In every boardroom across the world feverish discussions about artificial intelligence, virtual/augmented reality, blockchain, Internet of Things, wearable technology, or some other form of “disruptive tech” are taking place right now. Organisations are clamouring to find new and innovative ways to engage with customers and sell more stuff. It’s the natural order of things, to attempt to keep up with the competitors and avoid getting left behind.
The pressure to be first to market and remain a step ahead of their competitors is huge and inevitably leads many to follow the rest of the market. This filters down through the ranks and several projects kick off with a goal to implement something new and shiny to appease the board.
A minute percentage of these projects will be successful, but most will be half-baked technical vanity projects. When they launch to their intended audience, they are summarily rejected. Why? Because they don’t meet their needs and don’t offer anything different or better than what they already use.
These organisations focus on the technology first, and users are an afterthought. Very few organisations will be considering how the technology impacts their customers, or indeed if their customers want or need it.
The big industry disruptors instead place the focus on humans first. They start with Mary who lost her bank card on the bus, only to find it down the back of the sofa. She gets to pause her card, instead of permanently cancelling it (Thanks, Monzo). They find out the pain Joe goes through when he’s wading through pages of claims forms, and then they work out how to cut it down to 3 minutes in an app (Great job, Lemonade). They look for the problems and negative experiences people are having with companies. Then they solve these problems in clever ways. It’s a complete reversal of how most businesses work and we’ve seen this approach bring success over and over.
In Monzo’s case above, they have disrupted the banking industry, not by focusing on technology, but by offering customers a solution to problems they were having with traditional banks. High charges for payments abroad, slow updates on pending transactions outside of banking hours, little clarity on spending are all areas that Monzo has worked on. Their solution whilst utilises technology, doesn’t do anything technologically ground-breaking. They simply offer a phone-based app that allows instant updates, categorised spending, and free purchases abroad. They are constantly innovating their service and they are doing extremely well by taking customers away from traditional banks. At the time of writing, Monzo is valued at $336m and has over 750,000 users.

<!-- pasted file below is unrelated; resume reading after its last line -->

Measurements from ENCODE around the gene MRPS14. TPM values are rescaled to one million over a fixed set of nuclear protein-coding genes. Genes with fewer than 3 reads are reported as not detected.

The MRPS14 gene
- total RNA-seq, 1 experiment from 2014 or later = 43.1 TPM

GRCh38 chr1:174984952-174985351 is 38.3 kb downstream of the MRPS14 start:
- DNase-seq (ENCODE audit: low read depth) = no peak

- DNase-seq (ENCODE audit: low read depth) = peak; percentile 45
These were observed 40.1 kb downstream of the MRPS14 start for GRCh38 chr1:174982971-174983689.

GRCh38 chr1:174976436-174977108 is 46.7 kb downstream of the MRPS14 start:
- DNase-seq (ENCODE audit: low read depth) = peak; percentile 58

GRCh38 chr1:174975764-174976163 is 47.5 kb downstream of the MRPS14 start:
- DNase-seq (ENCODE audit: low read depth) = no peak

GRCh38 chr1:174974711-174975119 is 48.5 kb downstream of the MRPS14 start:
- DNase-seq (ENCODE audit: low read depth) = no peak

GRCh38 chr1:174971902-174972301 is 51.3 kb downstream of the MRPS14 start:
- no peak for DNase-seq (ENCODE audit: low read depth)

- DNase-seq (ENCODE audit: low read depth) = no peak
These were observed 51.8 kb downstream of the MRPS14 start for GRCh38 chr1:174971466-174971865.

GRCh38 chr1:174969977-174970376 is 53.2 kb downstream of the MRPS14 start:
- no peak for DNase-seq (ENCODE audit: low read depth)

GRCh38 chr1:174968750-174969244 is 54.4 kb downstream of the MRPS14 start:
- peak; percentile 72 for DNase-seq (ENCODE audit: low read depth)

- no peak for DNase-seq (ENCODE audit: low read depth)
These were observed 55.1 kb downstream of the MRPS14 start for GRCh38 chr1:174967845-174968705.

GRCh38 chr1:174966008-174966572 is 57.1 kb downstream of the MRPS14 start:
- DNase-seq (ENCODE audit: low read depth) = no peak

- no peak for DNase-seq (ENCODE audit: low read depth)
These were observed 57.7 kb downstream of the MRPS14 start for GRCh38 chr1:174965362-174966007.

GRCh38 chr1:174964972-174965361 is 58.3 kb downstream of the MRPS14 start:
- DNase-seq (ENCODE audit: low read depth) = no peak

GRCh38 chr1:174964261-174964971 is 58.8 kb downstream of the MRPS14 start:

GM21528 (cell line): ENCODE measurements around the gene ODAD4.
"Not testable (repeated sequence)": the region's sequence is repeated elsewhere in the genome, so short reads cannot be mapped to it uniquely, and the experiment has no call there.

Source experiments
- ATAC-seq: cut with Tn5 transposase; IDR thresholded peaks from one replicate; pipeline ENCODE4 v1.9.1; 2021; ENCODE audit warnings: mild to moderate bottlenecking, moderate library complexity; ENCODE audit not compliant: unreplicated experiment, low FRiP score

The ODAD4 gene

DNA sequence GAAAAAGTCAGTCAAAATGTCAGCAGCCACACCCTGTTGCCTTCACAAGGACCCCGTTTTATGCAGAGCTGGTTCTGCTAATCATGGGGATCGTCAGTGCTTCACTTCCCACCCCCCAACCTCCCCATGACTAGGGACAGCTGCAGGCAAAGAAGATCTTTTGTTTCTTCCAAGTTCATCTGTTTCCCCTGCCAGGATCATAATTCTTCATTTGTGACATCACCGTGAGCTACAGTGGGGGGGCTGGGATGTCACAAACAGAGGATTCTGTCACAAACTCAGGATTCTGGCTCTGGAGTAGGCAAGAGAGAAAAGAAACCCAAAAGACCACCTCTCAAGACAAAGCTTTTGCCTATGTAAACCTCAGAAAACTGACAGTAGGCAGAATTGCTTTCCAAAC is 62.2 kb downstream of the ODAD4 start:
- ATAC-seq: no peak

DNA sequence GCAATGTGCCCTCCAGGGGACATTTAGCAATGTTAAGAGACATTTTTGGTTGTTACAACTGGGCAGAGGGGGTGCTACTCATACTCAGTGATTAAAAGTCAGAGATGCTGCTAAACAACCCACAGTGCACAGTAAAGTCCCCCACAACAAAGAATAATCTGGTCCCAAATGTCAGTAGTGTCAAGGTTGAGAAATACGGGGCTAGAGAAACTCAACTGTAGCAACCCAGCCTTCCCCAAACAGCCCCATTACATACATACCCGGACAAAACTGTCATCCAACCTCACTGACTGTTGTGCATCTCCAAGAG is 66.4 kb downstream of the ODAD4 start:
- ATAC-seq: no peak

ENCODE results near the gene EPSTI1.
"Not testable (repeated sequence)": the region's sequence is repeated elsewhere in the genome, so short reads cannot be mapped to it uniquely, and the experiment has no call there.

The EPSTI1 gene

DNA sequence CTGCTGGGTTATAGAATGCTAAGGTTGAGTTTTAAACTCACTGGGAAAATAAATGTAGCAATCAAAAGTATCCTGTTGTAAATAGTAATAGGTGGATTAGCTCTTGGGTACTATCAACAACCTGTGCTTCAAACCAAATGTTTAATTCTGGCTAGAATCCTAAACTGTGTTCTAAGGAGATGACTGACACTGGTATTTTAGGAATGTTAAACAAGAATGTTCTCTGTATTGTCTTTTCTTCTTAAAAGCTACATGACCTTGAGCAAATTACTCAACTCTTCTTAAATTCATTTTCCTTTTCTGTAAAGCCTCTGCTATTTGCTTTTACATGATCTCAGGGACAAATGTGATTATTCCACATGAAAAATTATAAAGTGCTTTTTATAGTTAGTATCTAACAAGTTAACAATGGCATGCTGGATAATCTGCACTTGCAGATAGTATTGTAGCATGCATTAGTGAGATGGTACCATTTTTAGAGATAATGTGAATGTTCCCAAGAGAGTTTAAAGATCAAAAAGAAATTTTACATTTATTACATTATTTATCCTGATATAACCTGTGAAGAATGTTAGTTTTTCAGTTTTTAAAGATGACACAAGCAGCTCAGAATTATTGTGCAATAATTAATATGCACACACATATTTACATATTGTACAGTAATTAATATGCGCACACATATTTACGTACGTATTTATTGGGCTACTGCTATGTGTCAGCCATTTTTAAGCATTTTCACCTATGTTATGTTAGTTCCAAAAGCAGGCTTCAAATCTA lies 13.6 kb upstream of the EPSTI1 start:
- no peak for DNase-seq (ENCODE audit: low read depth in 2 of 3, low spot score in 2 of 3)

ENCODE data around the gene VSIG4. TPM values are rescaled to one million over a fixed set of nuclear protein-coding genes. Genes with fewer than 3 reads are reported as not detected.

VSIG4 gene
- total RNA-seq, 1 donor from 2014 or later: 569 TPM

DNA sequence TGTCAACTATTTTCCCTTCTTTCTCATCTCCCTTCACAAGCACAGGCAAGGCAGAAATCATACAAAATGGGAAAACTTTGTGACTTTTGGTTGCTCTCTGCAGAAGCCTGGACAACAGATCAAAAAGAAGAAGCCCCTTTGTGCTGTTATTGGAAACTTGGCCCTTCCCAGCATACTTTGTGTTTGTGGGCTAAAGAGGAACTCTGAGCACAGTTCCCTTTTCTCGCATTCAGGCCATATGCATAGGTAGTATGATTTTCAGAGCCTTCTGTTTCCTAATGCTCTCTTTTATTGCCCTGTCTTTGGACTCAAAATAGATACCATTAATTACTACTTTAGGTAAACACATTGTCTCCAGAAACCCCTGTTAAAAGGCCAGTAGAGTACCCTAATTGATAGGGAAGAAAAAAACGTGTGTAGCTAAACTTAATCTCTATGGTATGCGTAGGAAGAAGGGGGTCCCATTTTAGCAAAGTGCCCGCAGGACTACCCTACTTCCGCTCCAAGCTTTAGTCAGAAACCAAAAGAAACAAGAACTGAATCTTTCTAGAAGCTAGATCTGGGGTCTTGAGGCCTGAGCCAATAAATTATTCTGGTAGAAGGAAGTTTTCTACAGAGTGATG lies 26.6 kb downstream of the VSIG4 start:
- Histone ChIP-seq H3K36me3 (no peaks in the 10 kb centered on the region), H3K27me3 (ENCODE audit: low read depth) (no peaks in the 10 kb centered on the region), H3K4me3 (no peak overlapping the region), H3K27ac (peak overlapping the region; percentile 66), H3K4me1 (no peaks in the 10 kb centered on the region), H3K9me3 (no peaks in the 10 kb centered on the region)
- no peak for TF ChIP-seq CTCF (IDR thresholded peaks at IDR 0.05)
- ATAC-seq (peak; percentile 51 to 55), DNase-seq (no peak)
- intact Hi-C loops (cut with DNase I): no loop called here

Lemonade is disrupting the insurance sector in the US at a similar rate. When you think about getting insurance I would guess that most people’s concerns are around the hoops they have to jump through to sign up, and then the concern about actually getting paid when they make a claim. And that’s exactly what Lemonade has focused their offering on. The Lemonade site states that it takes ’90 seconds to get insured’ and ‘3 minutes to get paid’ when you make a claim. For a human being, the benefits of switching to this type of service are a no brainer. And it’s no wonder these major disruptors are wiping the floor with their competition.
Lemonade’s niche in the market place comes from using technology in innovative ways, but that’s not what they lead with. Behind the scenes, Lemonade relies on AI and a series of anti-fraud algorithms. What makes them different is human problems are studied first, and then a way to solve those issues with technology follows. Technology is considered last and only then as an enabler.
The heart of change within every industry is undeniably coming from technology. I predict the major success stories will be from organisations who use their understanding of technology to solve problems customers have been experiencing in traditional businesses. They will put their users firmly in the first place. And those that don’t? I think many of those will face almost certain failure.
What do you think?